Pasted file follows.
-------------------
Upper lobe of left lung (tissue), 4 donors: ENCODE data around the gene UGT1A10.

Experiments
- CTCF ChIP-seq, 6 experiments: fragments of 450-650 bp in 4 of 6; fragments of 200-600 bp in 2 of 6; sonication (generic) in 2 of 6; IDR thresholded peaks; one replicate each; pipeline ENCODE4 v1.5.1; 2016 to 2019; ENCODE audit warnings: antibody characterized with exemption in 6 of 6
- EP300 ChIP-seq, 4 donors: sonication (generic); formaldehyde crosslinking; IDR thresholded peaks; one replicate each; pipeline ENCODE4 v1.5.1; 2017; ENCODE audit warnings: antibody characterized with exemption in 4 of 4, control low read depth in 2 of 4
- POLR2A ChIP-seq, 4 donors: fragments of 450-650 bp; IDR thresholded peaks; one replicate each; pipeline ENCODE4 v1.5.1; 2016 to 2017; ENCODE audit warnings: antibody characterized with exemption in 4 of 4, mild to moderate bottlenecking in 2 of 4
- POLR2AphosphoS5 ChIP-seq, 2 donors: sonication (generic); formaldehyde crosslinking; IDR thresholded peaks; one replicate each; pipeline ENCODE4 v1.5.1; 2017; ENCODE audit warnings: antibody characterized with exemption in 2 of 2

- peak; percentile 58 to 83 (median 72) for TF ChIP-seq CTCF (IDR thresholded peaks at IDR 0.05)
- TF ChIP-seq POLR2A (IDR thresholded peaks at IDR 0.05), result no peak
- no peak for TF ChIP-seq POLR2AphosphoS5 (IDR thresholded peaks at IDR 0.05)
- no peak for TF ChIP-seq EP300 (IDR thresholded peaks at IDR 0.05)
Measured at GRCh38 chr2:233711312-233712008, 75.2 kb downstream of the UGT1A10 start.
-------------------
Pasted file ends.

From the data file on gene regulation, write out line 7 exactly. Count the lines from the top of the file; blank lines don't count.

- peak; percentile 58 to 83 (median 72) for TF ChIP-seq CTCF (IDR thresholded peaks at IDR 0.05)